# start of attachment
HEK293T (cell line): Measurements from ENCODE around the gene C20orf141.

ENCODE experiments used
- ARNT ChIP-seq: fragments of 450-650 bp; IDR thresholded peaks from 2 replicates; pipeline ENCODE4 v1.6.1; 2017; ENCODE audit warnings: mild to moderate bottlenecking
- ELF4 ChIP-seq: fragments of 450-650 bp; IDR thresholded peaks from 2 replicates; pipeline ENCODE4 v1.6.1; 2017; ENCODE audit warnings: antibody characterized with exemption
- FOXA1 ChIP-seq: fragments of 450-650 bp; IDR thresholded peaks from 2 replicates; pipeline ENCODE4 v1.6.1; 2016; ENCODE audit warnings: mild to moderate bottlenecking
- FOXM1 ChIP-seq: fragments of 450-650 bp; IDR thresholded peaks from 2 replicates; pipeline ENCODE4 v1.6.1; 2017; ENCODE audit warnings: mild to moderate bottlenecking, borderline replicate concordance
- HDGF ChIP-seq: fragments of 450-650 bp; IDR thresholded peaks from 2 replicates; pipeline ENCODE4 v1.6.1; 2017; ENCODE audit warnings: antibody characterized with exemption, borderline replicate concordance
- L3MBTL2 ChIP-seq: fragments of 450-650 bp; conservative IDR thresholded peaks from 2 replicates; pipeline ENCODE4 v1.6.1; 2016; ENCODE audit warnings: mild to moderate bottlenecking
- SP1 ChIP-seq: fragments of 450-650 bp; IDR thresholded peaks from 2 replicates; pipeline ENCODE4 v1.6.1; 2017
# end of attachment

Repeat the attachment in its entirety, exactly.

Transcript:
HEK293T (cell line): Measurements from ENCODE around the gene C20orf141.

ENCODE experiments used
- ARNT ChIP-seq: fragments of 450-650 bp; IDR thresholded peaks from 2 replicates; pipeline ENCODE4 v1.6.1; 2017; ENCODE audit warnings: mild to moderate bottlenecking
- ELF4 ChIP-seq: fragments of 450-650 bp; IDR thresholded peaks from 2 replicates; pipeline ENCODE4 v1.6.1; 2017; ENCODE audit warnings: antibody characterized with exemption
- FOXA1 ChIP-seq: fragments of 450-650 bp; IDR thresholded peaks from 2 replicates; pipeline ENCODE4 v1.6.1; 2016; ENCODE audit warnings: mild to moderate bottlenecking
- FOXM1 ChIP-seq: fragments of 450-650 bp; IDR thresholded peaks from 2 replicates; pipeline ENCODE4 v1.6.1; 2017; ENCODE audit warnings: mild to moderate bottlenecking, borderline replicate concordance
- HDGF ChIP-seq: fragments of 450-650 bp; IDR thresholded peaks from 2 replicates; pipeline ENCODE4 v1.6.1; 2017; ENCODE audit warnings: antibody characterized with exemption, borderline replicate concordance
- L3MBTL2 ChIP-seq: fragments of 450-650 bp; conservative IDR thresholded peaks from 2 replicates; pipeline ENCODE4 v1.6.1; 2016; ENCODE audit warnings: mild to moderate bottlenecking
- SP1 ChIP-seq: fragments of 450-650 bp; IDR thresholded peaks from 2 replicates; pipeline ENCODE4 v1.6.1; 2017